January 27th, 2009

the “grand illusion” of consciousness

This was actually touched upon in my previous entry, but I thought it deserved its own post. An excellent article from NewScientist (22 June 2002) on an approach to explaining consciousness with science:

For the proposal “It’s all an illusion” even to be worth considering, the problem has to be serious. And it is. We can’t even begin to explain consciousness. Take this magazine in front of your eyes. Right now, you are presumably having a conscious experience of seeing the paper, the words, and the pictures. The way you see the page is unique to you, and no one else can know exactly what it is like for you. This is how consciousness is defined: it is your own subjective experience.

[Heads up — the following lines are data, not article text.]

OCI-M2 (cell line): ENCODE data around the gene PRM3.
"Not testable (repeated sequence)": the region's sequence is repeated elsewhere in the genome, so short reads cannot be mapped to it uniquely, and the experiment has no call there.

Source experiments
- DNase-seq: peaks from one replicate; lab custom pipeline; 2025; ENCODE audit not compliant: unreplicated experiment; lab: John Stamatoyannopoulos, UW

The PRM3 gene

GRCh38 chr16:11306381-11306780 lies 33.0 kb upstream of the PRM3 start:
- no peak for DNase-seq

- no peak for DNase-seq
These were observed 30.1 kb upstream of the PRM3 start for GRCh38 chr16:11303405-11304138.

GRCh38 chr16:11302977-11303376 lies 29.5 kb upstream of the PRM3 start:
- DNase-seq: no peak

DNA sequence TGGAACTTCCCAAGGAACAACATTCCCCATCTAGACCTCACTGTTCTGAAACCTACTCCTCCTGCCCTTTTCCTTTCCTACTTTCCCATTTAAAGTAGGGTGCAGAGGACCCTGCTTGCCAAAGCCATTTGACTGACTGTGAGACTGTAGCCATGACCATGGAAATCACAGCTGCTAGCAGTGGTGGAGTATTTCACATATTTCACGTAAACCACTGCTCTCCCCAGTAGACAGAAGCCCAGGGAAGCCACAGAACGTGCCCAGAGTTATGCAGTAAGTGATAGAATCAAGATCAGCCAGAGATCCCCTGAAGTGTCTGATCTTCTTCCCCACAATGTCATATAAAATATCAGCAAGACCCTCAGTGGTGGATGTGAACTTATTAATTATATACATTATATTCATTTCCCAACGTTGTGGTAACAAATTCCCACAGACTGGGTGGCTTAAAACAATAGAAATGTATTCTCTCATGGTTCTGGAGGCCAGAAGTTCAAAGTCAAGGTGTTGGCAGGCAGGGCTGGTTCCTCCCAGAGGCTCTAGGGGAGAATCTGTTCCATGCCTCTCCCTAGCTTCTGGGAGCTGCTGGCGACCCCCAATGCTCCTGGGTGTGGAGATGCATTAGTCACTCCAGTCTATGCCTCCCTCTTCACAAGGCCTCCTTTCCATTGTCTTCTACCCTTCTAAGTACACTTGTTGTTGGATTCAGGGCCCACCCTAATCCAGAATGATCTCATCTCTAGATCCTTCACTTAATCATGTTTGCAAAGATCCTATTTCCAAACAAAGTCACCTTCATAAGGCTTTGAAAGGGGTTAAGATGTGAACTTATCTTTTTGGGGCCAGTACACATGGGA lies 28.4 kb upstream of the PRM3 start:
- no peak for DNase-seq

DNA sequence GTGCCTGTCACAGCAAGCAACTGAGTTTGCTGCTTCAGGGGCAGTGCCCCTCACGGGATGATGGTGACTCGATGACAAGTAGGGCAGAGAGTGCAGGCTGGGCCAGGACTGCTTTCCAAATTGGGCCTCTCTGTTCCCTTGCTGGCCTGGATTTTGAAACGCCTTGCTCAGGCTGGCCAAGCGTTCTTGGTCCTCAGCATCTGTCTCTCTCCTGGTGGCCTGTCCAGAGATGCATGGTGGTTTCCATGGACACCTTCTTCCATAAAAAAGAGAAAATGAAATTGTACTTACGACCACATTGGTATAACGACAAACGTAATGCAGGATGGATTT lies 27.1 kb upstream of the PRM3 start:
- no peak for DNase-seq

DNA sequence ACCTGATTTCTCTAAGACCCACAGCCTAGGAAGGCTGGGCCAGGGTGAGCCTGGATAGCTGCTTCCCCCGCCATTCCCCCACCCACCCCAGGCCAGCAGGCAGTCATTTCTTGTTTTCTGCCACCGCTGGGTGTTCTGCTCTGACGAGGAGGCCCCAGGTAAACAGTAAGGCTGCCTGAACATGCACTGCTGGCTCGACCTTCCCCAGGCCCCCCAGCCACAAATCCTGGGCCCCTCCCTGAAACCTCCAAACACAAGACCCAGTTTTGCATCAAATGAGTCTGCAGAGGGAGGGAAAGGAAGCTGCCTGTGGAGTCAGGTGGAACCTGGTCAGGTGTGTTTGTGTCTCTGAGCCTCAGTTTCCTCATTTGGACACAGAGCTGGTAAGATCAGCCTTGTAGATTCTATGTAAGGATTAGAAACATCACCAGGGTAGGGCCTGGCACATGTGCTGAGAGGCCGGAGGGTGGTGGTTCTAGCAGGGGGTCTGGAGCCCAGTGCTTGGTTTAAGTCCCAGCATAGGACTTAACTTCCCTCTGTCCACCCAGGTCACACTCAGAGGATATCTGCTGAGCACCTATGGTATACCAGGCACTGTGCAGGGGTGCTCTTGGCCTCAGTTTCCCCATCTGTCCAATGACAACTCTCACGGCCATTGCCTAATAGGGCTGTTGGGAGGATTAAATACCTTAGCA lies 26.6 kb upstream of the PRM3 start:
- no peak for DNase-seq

But how do you get from a magazine composed of atoms and molecules, to your experience of seeing it? Real, physical objects and private experiences are such completely different kinds of thing. How can one be related to the other? David Chalmers, of the University of Tucson, Arizona, calls it the “Hard Problem”. How can the firing of brain cells produce subjective experience? It seems like magic; water into wine.

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